by Judy HarrowIf you're acting as priest/ess of a coven or grove, teaching classes on Goddess spirituality, facilitating open rituals or workshops, whatever you may be doing to serve the Old Gods or Their people, you've probably already been doing some counseling.
Know your limits. Counseling is not psychotherapyYou'll feel better, and be more effective, if you acknowledge and honor the limits of your training and experience. Some people do have serious emotional impairments arising from terrible personal history or even from organic and physical malfunction. Their need for healing services is very real, sometimes tragically real. You'll want to help, but this is one case where "fake it till you make it" just doesn't do it. The very best thing you can do for them is to help find someone Pagan-friendly who is also thoroughly clinically trained. Pagan-friendly therapists aren't always easily found in all areas, sad but true. In cases of serious mental illness, clinical competence is the priority.
What counseling isCounseling is the art of helping basically healthy people work through the normal developmental issues, decisions, problems and even crises that come to all of us in life. Some examples: choosing a career, losing a parent, divorce. Sometimes it just helps to have somebody to talk to, somebody whose compassion we trust and whose wisdom we respect.
Clergy of all religions are often seen as such persons. People particularly turn to their clergy when they are working through religious issues. Since most Wiccans are actively working on their own spiritual development, and since our smaller "congregations" give us far better access to our clergy than the mainstream groups, I think we seek our priest/esses' counsel more than most folks do. So when secular issues come up, it's easy and natural to turn to the one who's been helpful in the past.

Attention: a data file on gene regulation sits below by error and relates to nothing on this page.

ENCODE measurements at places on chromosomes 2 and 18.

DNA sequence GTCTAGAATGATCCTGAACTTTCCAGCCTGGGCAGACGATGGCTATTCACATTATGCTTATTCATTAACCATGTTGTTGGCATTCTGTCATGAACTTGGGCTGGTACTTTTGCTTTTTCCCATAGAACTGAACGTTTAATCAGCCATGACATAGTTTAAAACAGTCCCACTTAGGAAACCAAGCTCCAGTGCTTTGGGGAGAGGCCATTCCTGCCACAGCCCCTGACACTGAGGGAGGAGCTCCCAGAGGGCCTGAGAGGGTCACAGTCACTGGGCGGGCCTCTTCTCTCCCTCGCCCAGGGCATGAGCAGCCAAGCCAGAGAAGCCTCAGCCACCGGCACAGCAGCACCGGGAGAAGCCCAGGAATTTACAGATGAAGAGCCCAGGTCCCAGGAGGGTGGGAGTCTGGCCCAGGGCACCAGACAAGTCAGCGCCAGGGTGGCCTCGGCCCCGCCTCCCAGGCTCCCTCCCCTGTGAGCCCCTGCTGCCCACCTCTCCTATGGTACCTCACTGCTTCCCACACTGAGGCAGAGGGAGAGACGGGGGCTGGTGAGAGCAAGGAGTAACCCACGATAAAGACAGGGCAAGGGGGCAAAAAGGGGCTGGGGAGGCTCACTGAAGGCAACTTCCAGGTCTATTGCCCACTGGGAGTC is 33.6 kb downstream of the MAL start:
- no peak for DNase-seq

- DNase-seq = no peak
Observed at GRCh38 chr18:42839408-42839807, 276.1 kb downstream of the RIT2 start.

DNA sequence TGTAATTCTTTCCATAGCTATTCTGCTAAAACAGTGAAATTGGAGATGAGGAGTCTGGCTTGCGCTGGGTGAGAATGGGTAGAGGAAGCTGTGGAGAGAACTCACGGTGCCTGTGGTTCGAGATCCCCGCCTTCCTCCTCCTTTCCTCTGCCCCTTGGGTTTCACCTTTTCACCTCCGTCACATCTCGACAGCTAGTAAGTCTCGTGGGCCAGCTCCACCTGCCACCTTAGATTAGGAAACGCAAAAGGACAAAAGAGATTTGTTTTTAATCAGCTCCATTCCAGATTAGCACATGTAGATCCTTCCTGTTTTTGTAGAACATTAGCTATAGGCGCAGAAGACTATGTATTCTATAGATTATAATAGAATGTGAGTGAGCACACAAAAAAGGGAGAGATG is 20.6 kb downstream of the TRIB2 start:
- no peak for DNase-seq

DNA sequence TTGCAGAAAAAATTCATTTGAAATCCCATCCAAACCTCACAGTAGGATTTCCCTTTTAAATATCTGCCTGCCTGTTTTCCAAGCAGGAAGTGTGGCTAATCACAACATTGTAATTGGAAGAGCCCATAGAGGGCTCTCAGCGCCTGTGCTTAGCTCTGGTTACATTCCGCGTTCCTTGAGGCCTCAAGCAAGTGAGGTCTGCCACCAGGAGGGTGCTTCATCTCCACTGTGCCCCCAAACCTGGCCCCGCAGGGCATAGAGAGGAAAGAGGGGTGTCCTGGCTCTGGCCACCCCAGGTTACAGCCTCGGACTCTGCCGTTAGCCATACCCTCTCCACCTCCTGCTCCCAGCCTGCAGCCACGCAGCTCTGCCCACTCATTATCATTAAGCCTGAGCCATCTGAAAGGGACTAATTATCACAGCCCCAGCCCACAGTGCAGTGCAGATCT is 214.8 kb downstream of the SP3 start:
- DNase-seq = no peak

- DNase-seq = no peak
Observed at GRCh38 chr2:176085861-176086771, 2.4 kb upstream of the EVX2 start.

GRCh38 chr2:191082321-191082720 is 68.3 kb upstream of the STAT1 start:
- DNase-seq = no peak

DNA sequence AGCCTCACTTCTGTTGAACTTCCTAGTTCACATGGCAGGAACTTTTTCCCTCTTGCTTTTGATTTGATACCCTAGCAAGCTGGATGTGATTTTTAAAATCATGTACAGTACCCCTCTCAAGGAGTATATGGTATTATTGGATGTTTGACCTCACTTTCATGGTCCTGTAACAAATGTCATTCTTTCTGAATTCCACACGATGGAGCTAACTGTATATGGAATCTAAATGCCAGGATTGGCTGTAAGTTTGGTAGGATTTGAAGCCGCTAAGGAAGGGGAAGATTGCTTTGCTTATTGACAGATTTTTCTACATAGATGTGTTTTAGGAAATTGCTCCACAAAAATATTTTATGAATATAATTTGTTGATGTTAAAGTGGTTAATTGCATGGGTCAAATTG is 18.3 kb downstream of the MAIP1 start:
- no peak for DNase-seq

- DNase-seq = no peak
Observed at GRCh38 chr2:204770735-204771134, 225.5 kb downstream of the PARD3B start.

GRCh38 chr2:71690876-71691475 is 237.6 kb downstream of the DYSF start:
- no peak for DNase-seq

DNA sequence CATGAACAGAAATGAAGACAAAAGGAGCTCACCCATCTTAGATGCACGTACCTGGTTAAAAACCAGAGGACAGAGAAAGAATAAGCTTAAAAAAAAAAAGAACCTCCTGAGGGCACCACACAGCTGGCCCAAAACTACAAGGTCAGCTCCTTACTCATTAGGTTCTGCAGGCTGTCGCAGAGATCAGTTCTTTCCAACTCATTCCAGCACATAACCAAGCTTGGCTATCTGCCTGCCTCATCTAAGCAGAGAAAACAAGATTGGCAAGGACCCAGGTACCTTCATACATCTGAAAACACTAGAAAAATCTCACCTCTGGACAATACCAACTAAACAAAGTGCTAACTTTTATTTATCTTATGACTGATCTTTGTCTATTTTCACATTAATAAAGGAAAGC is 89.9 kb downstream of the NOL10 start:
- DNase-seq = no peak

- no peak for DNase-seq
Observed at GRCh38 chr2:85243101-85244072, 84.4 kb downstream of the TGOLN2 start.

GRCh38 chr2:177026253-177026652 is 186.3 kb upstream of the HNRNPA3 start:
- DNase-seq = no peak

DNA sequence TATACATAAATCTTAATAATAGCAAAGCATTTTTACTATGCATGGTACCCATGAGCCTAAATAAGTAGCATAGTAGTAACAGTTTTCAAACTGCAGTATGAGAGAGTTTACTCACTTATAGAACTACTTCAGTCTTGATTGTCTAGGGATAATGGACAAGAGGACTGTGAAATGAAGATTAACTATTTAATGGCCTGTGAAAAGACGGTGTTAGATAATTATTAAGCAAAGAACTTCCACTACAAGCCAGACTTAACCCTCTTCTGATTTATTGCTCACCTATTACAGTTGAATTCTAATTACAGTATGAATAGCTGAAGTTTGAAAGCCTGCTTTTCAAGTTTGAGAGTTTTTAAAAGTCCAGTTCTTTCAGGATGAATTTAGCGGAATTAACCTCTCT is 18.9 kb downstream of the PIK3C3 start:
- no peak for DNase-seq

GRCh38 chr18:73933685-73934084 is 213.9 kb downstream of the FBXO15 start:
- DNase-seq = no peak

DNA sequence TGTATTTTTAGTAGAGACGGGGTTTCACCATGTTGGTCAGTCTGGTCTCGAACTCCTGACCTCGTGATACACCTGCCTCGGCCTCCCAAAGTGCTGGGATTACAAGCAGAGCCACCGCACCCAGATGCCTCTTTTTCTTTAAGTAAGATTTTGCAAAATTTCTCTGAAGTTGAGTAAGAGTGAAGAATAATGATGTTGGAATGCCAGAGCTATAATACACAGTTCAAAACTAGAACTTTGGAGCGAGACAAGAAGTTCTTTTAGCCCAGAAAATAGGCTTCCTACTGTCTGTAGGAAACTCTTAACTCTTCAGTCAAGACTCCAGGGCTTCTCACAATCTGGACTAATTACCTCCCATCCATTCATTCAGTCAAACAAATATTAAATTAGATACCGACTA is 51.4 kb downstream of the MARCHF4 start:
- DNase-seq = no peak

There are many philosophies and theories of counseling. My own approach is pretty eclectic, but comes from a "Rogerian" base. Carl Rogers was an American counseling psychologist of the mid-twentieth century who advocated "client-centered" counseling. He believed that all of us have within ourselves the capacity to make and implement good decisions in our lives, and that the role of the counselor was simply to provide the client with a safe and supportive space in which to examine the pending issues and make decisions. To me, this is entirely compatible with the Lady's teaching us that we will find what we seek within ourselves or nowhere.
Counselors don't do what psychotherapists do, but they do more than
what any sympathetic friend might do. Training and experience do make a
difference. There are techniques for helping the client feel safe and supported,
and I hope to share some of these. From what I can see, most working priest/esses
already have the basics from good instinct and hard experience. More important
than filling in the few gaps is helping our working clergy and clergy-in-training
to feel more confident in what they already know.
Recommended readingThere's an excellent book available, written for non-counseling professionals, such as teachers, physicians, lawyers, who need to use basic counseling skills in support of their primary professional activities. If you want to know a lot more than we can pack into these notes, look up On Becoming a Counselor: A Basic Guide for Nonprofessional Counselors and the Helping Professions, 3rd edition by Eugene Kennedy and Sara C. Charles (NY, Crossroad, 2001) ISBN 0-8245-1913-2.
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Originally published in Covenant of the Goddess Newsletter
The address of this page is http://proteuscoven.com/counsel/groundrules.htm
Contents of this page are copyright © 1996, 1999, 2001 by Judy Harrow.